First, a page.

Secretly, though, I’ve always known why I’ve avoided the pen for a few years. I’ve known because it’s the story I didn’t want to write. There isn’t a fictional character that can be the catalyst to processing a lot of feelings. It’s not set in a separate place, different time, to make me feel like I can hide behind the people, the places, the things of something so far off from my own world (anywhere but here). I’ve known because, even though I haven’t committed it to paper just yet, it’s been “in progress” for over ten years. In the soundtrack of every day life, and faintly in the background, I could always hear the clattering of computer keys, typing and typing and typing. I just always intentionally turned up the soundtrack on the rest of my life to ignore what was happening.
But recently, that clattering couldn’t be drowned out. The feelings couldn’t be suppressed. Recently, the story dug its prose into this person and just would not let go; recently, the pain demanded to be felt.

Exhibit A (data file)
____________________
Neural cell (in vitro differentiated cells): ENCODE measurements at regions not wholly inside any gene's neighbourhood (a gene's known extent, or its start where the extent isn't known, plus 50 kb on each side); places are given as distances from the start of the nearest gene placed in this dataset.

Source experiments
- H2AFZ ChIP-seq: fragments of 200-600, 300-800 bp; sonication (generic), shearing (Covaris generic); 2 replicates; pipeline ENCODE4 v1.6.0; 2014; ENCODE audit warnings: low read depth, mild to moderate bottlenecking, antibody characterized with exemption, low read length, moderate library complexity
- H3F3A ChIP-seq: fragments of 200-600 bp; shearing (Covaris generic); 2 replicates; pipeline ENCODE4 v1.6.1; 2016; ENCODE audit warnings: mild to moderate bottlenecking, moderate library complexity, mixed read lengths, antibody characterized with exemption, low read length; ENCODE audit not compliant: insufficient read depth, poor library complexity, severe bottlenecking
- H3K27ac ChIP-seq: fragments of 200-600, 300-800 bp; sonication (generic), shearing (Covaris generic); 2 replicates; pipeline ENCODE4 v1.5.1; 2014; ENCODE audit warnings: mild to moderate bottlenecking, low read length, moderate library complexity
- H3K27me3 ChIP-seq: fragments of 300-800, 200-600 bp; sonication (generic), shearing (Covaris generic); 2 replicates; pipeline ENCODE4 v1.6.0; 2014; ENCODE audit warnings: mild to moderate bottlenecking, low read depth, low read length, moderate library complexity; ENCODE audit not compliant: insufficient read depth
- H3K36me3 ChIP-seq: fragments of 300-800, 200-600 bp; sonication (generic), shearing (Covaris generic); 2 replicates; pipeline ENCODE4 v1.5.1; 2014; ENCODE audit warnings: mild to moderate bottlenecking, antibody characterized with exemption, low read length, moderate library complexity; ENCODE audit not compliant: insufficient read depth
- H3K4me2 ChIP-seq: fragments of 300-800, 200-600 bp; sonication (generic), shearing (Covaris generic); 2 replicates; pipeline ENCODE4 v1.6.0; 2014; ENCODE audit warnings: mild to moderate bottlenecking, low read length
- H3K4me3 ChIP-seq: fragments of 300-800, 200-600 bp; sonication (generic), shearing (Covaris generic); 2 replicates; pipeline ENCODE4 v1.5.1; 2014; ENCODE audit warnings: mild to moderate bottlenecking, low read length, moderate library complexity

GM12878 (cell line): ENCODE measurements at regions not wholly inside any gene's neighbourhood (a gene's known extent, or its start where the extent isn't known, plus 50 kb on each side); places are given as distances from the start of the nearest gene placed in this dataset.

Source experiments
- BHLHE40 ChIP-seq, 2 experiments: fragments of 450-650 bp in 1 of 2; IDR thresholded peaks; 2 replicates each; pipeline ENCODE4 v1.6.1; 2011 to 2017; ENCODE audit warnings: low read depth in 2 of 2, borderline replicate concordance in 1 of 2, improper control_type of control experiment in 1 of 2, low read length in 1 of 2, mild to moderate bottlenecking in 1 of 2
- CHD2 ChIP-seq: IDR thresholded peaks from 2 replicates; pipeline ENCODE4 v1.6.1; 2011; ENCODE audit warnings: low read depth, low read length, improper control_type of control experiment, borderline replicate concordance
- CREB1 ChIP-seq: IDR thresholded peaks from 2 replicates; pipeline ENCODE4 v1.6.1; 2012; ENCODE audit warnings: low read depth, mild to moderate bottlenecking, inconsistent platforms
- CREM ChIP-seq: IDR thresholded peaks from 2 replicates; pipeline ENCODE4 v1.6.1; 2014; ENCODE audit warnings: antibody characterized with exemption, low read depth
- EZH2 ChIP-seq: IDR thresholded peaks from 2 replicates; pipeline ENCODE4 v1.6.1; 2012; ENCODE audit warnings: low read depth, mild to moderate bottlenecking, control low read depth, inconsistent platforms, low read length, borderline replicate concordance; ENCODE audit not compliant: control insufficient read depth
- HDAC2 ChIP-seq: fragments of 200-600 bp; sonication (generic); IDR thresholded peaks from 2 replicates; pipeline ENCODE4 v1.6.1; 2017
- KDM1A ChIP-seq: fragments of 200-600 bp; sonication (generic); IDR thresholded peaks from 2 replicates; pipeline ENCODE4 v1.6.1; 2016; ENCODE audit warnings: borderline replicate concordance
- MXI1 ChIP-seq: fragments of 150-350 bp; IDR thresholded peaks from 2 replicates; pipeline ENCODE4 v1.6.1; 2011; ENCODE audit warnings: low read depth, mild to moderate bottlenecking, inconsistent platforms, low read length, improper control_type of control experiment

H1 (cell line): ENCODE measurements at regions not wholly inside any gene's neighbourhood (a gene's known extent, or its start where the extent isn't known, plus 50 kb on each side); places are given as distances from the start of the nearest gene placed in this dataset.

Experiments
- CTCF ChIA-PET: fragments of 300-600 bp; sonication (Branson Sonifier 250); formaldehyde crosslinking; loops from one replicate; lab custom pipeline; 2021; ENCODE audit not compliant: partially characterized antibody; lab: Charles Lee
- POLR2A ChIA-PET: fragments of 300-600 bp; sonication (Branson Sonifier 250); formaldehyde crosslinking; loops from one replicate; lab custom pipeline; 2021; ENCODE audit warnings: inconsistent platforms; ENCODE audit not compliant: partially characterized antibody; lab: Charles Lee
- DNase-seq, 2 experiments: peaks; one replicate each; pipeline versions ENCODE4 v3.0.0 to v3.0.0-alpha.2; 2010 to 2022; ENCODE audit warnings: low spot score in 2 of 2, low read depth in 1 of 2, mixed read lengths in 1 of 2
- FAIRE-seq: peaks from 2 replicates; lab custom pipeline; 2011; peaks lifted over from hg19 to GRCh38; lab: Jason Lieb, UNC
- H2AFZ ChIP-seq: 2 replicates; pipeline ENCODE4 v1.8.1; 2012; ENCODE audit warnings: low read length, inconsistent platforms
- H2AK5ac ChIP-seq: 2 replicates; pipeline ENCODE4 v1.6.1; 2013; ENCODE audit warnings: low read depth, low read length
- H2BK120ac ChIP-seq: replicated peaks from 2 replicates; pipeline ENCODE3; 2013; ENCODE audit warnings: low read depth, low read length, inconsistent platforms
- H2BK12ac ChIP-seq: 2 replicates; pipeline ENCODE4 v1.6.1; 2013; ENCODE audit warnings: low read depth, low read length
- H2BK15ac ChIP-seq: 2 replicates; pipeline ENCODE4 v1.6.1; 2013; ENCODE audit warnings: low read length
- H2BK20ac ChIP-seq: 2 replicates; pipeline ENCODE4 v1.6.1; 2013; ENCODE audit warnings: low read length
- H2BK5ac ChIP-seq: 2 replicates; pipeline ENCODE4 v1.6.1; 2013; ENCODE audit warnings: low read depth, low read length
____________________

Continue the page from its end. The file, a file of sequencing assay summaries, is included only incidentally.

So, here it comes. No time or place other than the present; no other person but this woman. No fancy titles – its just me and the final chapter.
Alas, the epilogue. It goes something like this.
In this moment, I am conflicted. I am somewhat dreading the formation of these thoughts, but I am also electrified. I can’t remember the last time something sparked this intense need to write. When something is so essential, so part of who you are as a person – and you lose that something – you’d do most anything to have it back. So hesitantly, the words are forming, but I’m exercising restraint, because I don’t want to lose this. But here, in the epilogue, this is where I need to leave you.
This is my own collection, as much as I would secretly love to think that this is the retelling of the Notebook. As much as I thought about coming back to my writing and coming back to you, like Allie coming back a sun strewn balcony with Noah and all the colors to paint, I already know this ending. This is my story, and my life at that. And as much I have lived and had some pretty crazy adventures, I’ve always kept one foot in the past. I’ve always turned over my shoulder, looking behind to see if I might catch a glimpse. I’ve lingered in moments that I am personally proud of, or ashamed of, and I’ve wondered what you might think of it, too. I guess this is the gateway I gave to you, to find your way of creeping in, in between dreams.